As I'm sure you know, this month was very volatile, which is good for trading but not for the performance of investments generally. This was a good test of our overall strategy, except that I abandoned trading after 17 October when I found the model was overfitted (and I also got ill with flu/pneumonia or something for the rest of the month). At the end of the month we received the grant of probate and so I am now adding in the inherited assets (cash and half an apartment) from the end of this month. This will suppress returns on both the upside and downside in the near future but doesn't affect the numbers for this month.

The Australian Dollar fell from USD 0.7228 to USD 0.7083. The MSCI World Index fell 7.47% and the S&P 500 fell 6.84%. The ASX 200 fell 6.04%. All these are total returns including dividends. We lost 5.30% in Australian Dollar terms and 7.20% in US Dollar terms. So, we  outperformed both Australian and international markets.

Because of the high volatility this month here is a detailed report on the performance of all investments and asset classes:

The table also shows the shares of these investments in our post-inheritance portfolio. Futures contracts are at the bottom. It doesn't make sense to compute shares or rates of return for those. Yeas, we lost a total of AUD 117k, which is our worst ever monthly result in absolute dollars. Things that worked quite well in this market crash:
  • PSSAP Superannuation fund - this fell very little, by contrast with Unisuper, which surprised me.
  • International hedge funds: Platinum, Tribeca, and Pershing, each did fairly well in relative terms. We should invest fully in these (12.5% is allocated to them in the model portfolio and 10% to Australian hedge funds).
  • Futures: Our own futures trading worked perfectly until I stopped and Winton's downside was not too bad (better than in February), but still not performing with zero or negative correlation to equity markets. Gold rose (will be a priority to invest in it). We need to get trading working, but it will take me a lot of time to do the needed research.
  • Real estate, CFS Diversified Fund etc all had more limited downside as we'd expect (estimated return for CFS Conservative Fund was negatively affected by trading).
What didn't work:
  • Cadence Capital, which fits in the (mostly) Australian hedge fund category, fell sharply. 
  • China Fund - this isn't surprising given the supposed drivers of the market correction.
  • Yellow Brick Road - I should have sold out of this when the Mercantile offer terminated

The following is table of investment performance statistics computed over the last 60 months (extended from 36 months previously) of data:

The first two rows gives the annual rate of return and Sharpe ratio for our investment performance in US dollars and Australian dollars. The other statistics are in comparison to the two indices. Based on beta, compared to the MSCI World Index we seem to be slightly geared, while compared to the Australian index we are less sensitive to market movements. We have a positive alpha compared to the Australian and a negative alpha compared to world markets. We capture more of the up movements and less of the down movements in the Australian market and the reverse in the international markets. The fall in the Australian Dollar over this period explains the poor performance compared to international benchmarks. The rate of return in USD terms is just horrible. US markets have been super strong over this period compared to the rest of the world.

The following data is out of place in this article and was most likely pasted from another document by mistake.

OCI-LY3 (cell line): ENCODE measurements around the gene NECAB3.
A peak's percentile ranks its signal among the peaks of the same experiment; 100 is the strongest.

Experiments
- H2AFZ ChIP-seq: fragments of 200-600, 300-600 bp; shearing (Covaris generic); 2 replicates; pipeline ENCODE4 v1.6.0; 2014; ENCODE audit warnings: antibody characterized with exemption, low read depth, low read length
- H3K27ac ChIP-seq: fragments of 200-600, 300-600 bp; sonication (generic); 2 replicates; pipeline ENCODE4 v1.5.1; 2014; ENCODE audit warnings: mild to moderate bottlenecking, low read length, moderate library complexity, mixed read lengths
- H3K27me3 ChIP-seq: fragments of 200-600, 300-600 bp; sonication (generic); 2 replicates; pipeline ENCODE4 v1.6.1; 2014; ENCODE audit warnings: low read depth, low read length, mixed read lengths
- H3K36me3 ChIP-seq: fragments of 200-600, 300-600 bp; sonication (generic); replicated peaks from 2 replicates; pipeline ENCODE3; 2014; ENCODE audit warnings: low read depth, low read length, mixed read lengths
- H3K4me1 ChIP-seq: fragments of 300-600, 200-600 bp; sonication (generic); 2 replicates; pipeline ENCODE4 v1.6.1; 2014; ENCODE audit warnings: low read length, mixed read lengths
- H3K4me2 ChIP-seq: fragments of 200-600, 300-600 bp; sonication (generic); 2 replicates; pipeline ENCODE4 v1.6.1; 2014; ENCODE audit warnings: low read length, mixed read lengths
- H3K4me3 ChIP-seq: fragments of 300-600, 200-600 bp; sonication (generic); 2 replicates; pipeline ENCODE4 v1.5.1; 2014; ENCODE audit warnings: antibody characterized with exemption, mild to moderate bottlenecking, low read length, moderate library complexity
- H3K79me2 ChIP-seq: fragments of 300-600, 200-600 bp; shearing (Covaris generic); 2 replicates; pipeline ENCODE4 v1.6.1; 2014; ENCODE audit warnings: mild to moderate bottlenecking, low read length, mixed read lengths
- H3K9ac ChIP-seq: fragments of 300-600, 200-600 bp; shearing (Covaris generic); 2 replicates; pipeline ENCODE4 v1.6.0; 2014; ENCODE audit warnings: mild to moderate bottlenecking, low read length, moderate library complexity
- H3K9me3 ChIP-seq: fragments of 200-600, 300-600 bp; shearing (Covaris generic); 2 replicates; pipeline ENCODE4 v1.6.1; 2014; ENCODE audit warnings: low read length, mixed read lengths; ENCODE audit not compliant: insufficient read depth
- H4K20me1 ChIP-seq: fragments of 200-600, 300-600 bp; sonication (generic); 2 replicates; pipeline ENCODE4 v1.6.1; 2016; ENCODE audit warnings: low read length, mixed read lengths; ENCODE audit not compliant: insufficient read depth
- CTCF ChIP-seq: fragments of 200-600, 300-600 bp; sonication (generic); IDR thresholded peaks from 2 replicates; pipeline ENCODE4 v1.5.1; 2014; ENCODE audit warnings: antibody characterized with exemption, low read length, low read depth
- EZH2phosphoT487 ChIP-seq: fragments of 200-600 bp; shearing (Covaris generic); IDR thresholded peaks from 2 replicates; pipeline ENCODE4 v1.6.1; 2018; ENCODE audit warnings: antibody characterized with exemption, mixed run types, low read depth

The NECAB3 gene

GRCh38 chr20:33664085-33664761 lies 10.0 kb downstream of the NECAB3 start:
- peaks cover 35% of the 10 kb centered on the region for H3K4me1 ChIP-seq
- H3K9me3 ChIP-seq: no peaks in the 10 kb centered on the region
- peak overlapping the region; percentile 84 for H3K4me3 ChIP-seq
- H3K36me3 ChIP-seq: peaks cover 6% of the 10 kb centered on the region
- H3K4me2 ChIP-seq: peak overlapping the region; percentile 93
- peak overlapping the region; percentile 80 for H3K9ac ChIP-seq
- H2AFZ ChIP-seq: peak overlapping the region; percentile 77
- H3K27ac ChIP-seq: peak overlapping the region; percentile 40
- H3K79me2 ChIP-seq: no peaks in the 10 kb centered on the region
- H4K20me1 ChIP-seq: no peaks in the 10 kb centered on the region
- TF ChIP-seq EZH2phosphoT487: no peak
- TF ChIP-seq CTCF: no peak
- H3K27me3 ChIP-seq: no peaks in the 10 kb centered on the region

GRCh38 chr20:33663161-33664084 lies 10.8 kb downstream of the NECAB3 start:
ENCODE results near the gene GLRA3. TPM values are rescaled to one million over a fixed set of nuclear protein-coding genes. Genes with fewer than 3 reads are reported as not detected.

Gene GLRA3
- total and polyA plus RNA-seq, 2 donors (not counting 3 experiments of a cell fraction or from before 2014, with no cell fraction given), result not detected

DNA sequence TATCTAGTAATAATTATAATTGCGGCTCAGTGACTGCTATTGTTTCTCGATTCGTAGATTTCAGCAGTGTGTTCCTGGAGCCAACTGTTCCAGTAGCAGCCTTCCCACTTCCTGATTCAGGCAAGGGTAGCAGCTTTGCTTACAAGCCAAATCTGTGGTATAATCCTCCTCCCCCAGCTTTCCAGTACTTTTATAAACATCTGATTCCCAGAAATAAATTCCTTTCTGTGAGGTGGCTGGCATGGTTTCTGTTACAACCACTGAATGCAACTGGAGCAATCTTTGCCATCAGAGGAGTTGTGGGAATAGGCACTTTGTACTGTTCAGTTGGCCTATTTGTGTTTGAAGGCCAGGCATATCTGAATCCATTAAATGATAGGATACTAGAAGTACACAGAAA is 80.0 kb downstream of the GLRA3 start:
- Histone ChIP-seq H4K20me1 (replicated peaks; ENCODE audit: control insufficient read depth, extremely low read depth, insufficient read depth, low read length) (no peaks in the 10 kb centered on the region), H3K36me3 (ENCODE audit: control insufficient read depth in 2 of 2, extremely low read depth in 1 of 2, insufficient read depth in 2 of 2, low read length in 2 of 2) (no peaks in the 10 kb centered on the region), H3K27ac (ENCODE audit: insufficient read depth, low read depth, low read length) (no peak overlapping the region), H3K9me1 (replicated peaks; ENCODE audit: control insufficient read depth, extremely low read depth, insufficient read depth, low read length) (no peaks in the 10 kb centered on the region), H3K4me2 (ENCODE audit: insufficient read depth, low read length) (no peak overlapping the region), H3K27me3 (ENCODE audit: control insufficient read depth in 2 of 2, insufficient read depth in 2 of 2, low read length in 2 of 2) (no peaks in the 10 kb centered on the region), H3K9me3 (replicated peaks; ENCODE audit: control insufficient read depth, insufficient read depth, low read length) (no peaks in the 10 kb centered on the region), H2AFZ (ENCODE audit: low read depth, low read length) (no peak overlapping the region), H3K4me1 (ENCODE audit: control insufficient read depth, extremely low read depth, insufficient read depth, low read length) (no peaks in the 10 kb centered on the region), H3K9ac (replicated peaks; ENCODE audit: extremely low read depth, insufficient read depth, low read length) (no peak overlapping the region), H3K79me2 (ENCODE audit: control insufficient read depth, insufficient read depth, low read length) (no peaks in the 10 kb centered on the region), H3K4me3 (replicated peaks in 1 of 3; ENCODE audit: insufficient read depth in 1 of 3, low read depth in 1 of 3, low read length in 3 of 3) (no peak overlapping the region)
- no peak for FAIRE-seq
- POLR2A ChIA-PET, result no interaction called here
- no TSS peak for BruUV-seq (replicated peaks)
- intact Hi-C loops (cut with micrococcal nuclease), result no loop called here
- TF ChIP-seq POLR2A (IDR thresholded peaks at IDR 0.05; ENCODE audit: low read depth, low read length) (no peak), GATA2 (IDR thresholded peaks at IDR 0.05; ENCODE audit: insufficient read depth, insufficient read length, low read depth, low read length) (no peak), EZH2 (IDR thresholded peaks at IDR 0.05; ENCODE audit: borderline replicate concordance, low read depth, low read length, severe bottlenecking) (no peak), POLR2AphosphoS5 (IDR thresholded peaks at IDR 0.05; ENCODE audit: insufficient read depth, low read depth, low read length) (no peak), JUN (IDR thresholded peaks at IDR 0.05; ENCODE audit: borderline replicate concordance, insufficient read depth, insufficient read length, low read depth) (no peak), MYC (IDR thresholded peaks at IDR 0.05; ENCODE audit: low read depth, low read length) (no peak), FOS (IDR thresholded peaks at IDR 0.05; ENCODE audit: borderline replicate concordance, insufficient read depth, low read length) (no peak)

This month I made USD 6k trading futures. This is the second best result to date and occurred as the NDX declined for the month. As I stopped trading partway through the month, I won't post the usual comparison of market, model, and my own performance. There seems to be potential here, but we need a system that is robust to different market conditions.

We actually moved away from the new long-run asset allocation in quite a dramatic way with the infusion of cash:

Total leverage includes borrowing inside leveraged (geared) mutual (managed) funds. The allocation is according to total assets including the true exposure in leveraged funds. All asset classes apart from cash and real estate fell as I added the inherited assets. My share of the inherited apartment is about 6% of net worth. Australian large cap fell by more as I switched out of the CFS Geared Share Fund just before the market correction got going.  Hedge funds were boosted by the addition of Tribeca (TGF.AX), which started trading on the ASX and Pershing Square Holdings, which I made a new investment in.

We also invest AUD 2k monthly in a set of managed funds, and there are also retirement contributions. Then there are distributions from funds and dividends.